In the first 3-12 weeks after initiation of anti tuberculosis treatment, old lesions increase in size or new lesions may develop. This may be associated with high grade fever, lymphadenopathy and worsening of radiological shadows. In these cases continue anti tuberculosis treatment. If reaction is severe, short course of oral corticosteroids (prednisolone 1 mg/kg for 02 week) may be given. If the patient does not respond to this treatment he may be referred to tertiary care hospital for further management.



Complications of tuberculosis may develop during the course of treatment or as sequelae after treatment.

1.       Hemoptysis:                           
Coughing up of blood can be classified as mild, moderate or massive (expectoration of more than 500ml of blood in 24 hours  or 200ml of blood in one hour with hemodynamic instability) . Reassurance of the patient is needed in case of mild bleeding, but massive hemoptysis can be life threatening. In such cases, clear the airways; replace the blood loss by fluid, or blood transfusion if required. Few cases of massive hemoptysis may require surgery and for that purpose should be referred to tertiary care hospital higher level.

2.       Bronchiectasis:
 It presents with cough and large volume of sputum. Hemoptysis can also occur and may be the only symptom when the lesion is present in the upper lobe. Repeated Pulmonary infections can occur. Daily chest physiotherapy is advised. Give a course of anti-biotic effective against b lactamase producing organisms in case of infection.

3.       Pneumothorax:
This presents as sudden onset/increase in breathlessness. X-ray chest shows hyper-lucent area devoid of lung markings with collapsed lung borders. If Pneumothorax is small, it may resolve spontaneously but regular monitoring of the Patient is needed. In case of large Pneumothorax patient should be referred for intubation and further management to tertiary care hospital.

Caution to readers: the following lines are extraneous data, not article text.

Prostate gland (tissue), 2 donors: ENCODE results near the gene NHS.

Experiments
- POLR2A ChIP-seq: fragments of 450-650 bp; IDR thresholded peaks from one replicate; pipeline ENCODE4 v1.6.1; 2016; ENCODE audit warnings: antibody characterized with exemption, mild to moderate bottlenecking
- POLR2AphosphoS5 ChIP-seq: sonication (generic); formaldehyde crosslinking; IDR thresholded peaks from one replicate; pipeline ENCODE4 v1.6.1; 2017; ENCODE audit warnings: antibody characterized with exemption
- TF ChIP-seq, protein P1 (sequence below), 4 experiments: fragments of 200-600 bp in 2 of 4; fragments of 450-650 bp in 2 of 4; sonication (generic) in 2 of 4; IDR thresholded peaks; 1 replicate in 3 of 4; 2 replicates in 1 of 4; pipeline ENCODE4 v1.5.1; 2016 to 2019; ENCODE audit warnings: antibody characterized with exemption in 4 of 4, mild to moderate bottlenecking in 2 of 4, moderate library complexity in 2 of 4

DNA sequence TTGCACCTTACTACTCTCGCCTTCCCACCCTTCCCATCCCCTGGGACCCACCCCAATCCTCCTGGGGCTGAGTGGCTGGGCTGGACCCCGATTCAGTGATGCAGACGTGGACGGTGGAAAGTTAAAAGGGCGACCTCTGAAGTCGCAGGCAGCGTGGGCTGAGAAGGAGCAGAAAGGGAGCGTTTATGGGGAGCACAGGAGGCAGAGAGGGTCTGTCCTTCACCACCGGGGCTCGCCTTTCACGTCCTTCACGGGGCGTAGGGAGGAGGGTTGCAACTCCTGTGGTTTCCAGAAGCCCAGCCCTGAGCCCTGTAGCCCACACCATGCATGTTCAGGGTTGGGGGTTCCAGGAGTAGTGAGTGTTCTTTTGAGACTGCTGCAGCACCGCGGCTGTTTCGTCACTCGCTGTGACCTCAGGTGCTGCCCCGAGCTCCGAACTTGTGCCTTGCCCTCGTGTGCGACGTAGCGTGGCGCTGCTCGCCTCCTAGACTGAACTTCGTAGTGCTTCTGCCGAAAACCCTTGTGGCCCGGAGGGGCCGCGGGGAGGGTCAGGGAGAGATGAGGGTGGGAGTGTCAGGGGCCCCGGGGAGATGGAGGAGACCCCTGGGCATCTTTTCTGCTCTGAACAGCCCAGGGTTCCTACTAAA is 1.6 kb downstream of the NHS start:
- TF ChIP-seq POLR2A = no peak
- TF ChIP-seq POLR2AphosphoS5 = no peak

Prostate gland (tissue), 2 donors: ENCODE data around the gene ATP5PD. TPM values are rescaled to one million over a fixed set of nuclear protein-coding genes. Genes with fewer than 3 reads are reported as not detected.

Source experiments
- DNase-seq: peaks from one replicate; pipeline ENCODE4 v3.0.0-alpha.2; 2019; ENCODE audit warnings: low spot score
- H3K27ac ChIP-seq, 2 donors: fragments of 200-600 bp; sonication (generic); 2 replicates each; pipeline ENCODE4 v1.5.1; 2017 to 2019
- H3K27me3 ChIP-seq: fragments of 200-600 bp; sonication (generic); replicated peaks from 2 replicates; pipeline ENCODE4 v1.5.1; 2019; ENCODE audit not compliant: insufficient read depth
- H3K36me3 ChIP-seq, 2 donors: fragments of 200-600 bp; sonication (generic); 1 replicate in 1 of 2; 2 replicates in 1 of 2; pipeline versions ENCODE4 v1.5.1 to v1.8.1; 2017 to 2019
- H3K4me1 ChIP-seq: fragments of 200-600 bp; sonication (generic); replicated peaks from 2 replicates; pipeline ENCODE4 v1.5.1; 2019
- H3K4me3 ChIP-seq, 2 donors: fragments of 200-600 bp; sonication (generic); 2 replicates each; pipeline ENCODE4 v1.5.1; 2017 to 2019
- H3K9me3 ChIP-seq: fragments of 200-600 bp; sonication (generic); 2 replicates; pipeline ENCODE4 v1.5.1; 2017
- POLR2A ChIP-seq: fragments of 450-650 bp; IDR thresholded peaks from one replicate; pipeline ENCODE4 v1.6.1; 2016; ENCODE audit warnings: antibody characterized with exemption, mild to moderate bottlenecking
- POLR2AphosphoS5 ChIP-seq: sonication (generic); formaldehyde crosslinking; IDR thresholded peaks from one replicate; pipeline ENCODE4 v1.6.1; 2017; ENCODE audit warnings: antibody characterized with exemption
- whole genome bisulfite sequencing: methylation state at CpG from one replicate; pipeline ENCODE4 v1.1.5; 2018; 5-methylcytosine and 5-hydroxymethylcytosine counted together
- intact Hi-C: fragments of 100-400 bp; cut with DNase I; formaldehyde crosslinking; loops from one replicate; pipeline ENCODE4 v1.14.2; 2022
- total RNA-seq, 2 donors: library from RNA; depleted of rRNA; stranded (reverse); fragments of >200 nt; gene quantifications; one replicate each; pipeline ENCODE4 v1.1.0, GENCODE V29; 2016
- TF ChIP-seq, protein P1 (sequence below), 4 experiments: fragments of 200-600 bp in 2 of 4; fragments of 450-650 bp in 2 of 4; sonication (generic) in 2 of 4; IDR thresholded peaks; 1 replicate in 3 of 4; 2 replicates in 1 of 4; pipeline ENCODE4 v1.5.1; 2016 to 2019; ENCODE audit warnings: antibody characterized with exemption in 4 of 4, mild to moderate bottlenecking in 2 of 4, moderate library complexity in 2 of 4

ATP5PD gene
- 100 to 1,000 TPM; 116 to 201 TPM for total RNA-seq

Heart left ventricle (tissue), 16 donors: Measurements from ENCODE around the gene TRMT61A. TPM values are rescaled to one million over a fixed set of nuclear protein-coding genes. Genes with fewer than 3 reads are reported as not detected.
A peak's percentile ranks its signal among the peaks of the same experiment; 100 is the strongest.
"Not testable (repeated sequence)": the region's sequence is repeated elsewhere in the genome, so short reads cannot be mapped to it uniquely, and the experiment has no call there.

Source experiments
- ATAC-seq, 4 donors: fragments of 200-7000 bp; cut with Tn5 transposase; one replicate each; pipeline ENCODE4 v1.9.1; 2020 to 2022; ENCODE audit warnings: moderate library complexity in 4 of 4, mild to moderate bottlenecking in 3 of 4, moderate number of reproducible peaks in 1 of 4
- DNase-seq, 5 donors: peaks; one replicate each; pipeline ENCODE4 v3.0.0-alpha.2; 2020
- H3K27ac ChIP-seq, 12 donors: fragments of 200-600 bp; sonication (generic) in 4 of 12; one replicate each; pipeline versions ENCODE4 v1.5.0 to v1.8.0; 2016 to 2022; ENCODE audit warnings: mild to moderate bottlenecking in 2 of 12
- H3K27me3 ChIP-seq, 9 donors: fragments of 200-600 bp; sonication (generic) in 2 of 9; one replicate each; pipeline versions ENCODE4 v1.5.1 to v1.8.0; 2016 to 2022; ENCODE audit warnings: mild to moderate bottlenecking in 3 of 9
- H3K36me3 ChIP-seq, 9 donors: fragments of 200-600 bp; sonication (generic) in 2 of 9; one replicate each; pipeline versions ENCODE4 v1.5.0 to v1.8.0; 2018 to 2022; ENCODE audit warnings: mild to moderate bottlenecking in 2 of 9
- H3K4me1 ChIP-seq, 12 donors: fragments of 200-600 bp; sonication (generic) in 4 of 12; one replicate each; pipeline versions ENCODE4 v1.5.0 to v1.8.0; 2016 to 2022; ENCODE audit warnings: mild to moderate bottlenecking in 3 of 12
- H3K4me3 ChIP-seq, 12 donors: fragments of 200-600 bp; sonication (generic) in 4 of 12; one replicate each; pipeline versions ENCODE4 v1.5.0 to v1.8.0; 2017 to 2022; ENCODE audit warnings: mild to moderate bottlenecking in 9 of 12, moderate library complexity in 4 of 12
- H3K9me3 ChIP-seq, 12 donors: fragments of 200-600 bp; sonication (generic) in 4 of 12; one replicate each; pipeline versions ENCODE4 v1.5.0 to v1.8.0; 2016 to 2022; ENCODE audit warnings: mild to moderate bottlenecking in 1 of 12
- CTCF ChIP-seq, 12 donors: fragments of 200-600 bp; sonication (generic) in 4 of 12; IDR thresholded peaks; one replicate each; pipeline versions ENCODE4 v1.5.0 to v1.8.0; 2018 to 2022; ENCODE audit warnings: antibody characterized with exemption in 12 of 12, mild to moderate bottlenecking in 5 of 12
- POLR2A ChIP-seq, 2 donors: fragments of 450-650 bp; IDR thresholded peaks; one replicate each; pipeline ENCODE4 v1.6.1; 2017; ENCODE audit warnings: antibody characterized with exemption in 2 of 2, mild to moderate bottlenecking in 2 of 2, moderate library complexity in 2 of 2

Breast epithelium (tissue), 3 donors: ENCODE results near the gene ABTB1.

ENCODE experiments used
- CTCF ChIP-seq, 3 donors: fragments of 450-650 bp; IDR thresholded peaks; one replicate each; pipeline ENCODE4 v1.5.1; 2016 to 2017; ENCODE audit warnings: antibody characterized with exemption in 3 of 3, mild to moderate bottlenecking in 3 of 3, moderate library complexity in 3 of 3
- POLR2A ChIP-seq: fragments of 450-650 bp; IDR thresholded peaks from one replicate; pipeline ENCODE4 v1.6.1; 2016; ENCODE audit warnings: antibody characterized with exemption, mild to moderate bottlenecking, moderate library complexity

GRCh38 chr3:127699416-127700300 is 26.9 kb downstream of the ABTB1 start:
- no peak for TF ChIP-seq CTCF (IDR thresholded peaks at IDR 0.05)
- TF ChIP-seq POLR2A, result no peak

4.       Chronic respiratory failure:
Chronic respiratory failure results in patients with extensive disease that has destroyed large part of the lungs. Clinical presentations of the patient include breathlessness, altered conscious level, increased heart and pulse rate. These patients require monitoring of arterial blood gases and therefore can only be managed in tertiary care hospitals.


5.       Aspergilloma:
It is the formation of a fungal ball in a preexisting cavity. Patient presents with hemoptysis, which may be massive. X-ray chest shows a rounded opacity with hallows of crescent shape hyper lucent area above it, which changes its position when x-ray is taken in decubitus position. If hemoptysis is massive or recurrent, patient should be referred to a thoracic surgeon for management



Study Questions


Q1 How will you manage TB patient who becomes pregnant?

Q2 Which anti TB drug/s are not given to a lactating mother?

Q3 If a patient has TB lymph node and comes to you with fulminating hepatitis what will you do?

Q4 A patient on Anti TB treatment develops increase in size of lymph node what will you do?

Q5 Where will you manage a patient of TB with acute renal failure?





After going through this module we will understand